17. Tsfresh

Github stars: 4,467

Tsfresh is a powerful python framework for automated feature extraction and feature selection for time series data sets. Tsfresh can automatically extract hundreds of features from time series. Features extracted range from simple, such as the number of peaks or average/maximum/minimum value to more complex ones, such as cross power spectral density or time reversal asymmetry statistic.

Image processing and augmentation

18. OpenCV

Github stars: 41,597

OpenCV (Open Source Computer Vision Library) is a computer vision and machine learning software library. It is specialized to provide a common platform for computer vision solutions. The OpenCV platform has more than 2500 algorithms, used for face detection and recognition, object identification, classification of human actions in videos, tracking of moving objects, extraction of 3D models of objects and many others. The library is used across many fields, in companies, research groups and by governmental bodies. It has interfaces for C++, Python, Java and MATLAB and supports Windows, Linux, Android and Mac OS.

19. scikit-image

Github stars: 3,451

scikit-image is a Python library for to image processing. It is using natively NumPy arrays as image objects. Scikit-image includes a wide range of algorithms – for segmentation, geometric transformations, color space manipulation, analysis, filtering, morphology, feature detection, and more. It is designed to be compatible with both NumPy and SciPy libraries.


20. imgaug

Github stars: 7,943

imgaug is a python library for image augmentation in machine learning. It comes with a lot of augmentation methods, allows easy combination of methods and their execution in random sequence or on multiple CPU cores. Imgaug also has a powerful stochastic interface and can not only augment images, but also keypoints/landmarks, bounding boxes, heatmaps and segmentation maps.


21. Augmentor

Github stars: 3,753

Augmentor is another popular Python image augmentation library for machine learning. Its goal is to be a standalone platform and framework independent, which more fine and granular control over augmentation, and implements the most relevant augmentation techniques. The package works by building an augmentation pipeline where you define a series of operations to perform on a set of images. Operations, such as rotations or transforms, are added sequentially to create an augmentation pipeline: when finished, the pipeline can be run and an augmented dataset is created.


“What is vital is to make anything about AI explainable, fair, secure and with lineage, meaning that anyone could see very simply see how any application of AI developed and why.” – Ginni Rometty

Explainable AI

22. Shap

Github stars: 7,652

SHAP (SHapley Additive exPlanations) is a python library that belongs in the group of model agnostic methods for explaining the outputs of machine learning models. It is based on game theory concepts of Shapley and it treats predictions as coalitional game involving features. It offers both global interpretability by providing information on importance of features across the whole data set, as well as local interpretability. The latter provides valuable information about predictions on individual data instances – which features contributed to the outcome for given prediction. SHAP library is one of the most popular tools in the field of Explainable Artificial Intelligence (XAI). The importance of XAI has risen in recent years by based on demands of consumers to obtain explanation for automated decisions affecting them, e.g. in finance and healthcare. An equally important driver for explainability of machine learning model decisions are laws and regulations such as GDPR. SHAP library provides local and global interpretability for a wide range of models, including tree based ones, such as XGBoost.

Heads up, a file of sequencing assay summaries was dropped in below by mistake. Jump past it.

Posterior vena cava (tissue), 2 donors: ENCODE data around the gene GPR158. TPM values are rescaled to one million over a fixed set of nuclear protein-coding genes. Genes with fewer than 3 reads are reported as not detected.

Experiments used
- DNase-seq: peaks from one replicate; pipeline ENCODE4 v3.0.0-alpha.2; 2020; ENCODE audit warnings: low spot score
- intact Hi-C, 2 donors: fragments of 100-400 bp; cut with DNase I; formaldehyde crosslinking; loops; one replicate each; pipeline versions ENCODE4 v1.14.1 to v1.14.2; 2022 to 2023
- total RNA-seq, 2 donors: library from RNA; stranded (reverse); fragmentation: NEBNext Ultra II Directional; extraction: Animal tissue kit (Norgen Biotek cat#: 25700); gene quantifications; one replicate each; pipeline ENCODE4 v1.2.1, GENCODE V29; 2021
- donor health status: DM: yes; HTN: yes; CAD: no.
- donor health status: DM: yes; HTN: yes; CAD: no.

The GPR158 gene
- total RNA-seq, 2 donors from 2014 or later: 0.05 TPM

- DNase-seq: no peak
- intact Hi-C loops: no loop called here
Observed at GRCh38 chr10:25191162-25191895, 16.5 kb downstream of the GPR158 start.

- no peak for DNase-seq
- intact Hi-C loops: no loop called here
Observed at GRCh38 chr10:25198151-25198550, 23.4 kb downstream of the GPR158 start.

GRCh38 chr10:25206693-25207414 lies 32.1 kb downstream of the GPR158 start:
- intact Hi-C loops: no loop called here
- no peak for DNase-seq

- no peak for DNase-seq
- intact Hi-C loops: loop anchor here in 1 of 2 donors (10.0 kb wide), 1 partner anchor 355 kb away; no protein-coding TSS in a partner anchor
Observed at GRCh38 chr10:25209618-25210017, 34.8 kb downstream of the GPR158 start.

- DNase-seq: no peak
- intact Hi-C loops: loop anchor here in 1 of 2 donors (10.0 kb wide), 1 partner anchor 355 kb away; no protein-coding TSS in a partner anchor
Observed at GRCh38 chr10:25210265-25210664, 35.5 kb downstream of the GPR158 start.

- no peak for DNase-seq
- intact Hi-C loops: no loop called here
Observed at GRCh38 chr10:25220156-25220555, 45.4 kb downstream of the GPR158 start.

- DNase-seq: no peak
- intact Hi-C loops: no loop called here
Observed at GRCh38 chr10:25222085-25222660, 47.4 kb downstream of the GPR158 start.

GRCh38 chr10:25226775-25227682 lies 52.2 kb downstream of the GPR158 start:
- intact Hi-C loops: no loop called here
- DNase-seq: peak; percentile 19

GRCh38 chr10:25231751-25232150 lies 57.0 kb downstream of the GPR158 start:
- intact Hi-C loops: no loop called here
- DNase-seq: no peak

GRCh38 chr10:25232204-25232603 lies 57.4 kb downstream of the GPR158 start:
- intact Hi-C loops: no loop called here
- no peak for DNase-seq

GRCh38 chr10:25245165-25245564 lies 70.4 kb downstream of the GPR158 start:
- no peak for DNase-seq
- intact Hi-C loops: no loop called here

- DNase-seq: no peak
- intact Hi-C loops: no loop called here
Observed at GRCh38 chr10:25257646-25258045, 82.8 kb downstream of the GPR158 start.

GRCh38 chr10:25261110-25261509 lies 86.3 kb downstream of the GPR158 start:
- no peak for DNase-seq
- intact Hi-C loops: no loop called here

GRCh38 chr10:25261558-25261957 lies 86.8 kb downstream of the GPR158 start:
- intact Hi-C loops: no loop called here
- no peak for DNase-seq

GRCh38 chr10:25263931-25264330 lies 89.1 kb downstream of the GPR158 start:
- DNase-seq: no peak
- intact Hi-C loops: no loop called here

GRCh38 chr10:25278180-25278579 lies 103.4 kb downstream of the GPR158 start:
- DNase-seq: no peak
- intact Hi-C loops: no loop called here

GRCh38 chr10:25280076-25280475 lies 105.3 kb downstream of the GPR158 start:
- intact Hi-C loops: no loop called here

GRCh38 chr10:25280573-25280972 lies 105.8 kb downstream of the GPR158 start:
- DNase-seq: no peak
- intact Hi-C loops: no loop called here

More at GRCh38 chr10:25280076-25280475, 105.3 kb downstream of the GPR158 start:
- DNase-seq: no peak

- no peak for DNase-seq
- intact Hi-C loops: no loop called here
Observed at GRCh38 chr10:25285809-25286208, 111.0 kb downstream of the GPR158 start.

23. LIME

Github stars: 6,982

LIME (Local Interpretable Model-agnostic Explanations) is another popular python library that provides interpretability to machine learning models. In LIME approach, we learn about the importance of features in prediction for individual instance by slightly changing the input and observing the change in results of the model. Explanation is thus obtained with approximating our model with one that is linear and learned locally around our prediction.


One of the reasons for python success and popularity is a large ecosystem of excellent libraries for key tasks in machine learning: data pre-processing, feature engineering, exploratory data analysis with visualizations and a large number of machine learning libraries (scikit-learn, Tensorflow, Pytorch and others) with support for all standard machine and deep learning models. We have listed and presented a short introduction to some of the most important and popular machine learning libraries, which is however represents a part of the full and growing python ecosystem for machine learning tasks.